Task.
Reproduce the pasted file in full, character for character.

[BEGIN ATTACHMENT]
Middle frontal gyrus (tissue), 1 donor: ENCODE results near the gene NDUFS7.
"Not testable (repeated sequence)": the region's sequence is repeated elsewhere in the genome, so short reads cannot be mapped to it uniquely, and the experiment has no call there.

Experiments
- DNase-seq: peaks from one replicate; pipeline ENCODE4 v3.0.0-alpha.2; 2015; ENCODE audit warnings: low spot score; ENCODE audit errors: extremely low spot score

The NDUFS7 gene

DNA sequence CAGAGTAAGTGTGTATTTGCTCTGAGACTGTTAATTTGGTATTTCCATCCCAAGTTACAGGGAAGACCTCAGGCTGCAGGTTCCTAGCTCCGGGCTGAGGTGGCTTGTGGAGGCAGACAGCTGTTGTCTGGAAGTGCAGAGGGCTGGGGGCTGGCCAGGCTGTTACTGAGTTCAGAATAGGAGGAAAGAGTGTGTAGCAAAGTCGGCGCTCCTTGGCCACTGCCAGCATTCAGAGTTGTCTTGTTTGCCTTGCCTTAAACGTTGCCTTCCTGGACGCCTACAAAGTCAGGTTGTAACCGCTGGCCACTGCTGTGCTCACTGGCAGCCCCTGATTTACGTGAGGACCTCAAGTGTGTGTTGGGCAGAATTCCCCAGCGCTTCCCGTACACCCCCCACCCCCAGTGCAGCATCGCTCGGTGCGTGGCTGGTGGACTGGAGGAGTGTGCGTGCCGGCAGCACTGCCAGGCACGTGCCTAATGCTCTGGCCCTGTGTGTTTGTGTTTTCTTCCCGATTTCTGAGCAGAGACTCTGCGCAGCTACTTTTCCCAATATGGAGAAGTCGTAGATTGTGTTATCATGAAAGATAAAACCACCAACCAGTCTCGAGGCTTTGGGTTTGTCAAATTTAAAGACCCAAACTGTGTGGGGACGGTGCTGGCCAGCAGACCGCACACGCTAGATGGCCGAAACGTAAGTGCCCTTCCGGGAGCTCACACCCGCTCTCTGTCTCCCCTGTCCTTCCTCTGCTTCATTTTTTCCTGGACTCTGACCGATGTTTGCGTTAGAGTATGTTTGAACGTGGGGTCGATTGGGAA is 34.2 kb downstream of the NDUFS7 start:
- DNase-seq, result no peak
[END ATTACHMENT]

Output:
Middle frontal gyrus (tissue), 1 donor: ENCODE results near the gene NDUFS7.
"Not testable (repeated sequence)": the region's sequence is repeated elsewhere in the genome, so short reads cannot be mapped to it uniquely, and the experiment has no call there.

Experiments
- DNase-seq: peaks from one replicate; pipeline ENCODE4 v3.0.0-alpha.2; 2015; ENCODE audit warnings: low spot score; ENCODE audit errors: extremely low spot score

The NDUFS7 gene

DNA sequence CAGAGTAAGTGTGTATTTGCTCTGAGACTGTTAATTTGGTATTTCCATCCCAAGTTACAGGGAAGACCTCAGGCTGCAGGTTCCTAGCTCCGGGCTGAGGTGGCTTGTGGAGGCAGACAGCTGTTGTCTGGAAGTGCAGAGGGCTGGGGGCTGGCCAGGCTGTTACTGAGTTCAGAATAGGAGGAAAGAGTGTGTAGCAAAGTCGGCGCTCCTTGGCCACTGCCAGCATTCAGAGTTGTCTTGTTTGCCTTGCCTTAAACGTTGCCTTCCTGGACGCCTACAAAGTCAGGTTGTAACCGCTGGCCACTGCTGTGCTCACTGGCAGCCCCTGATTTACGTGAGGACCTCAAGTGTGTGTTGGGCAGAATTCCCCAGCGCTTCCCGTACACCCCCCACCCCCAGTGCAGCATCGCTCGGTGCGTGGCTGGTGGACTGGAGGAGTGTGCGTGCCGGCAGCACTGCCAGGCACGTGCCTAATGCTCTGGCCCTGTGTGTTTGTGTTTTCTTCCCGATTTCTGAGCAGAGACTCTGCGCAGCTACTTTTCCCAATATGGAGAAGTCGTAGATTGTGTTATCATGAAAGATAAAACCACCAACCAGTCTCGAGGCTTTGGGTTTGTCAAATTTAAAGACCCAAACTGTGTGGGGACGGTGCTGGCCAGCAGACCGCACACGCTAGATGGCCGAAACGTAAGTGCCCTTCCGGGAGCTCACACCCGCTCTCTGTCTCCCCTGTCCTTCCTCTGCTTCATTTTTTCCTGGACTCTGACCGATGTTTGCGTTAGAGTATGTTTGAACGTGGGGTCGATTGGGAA is 34.2 kb downstream of the NDUFS7 start:
- DNase-seq, result no peak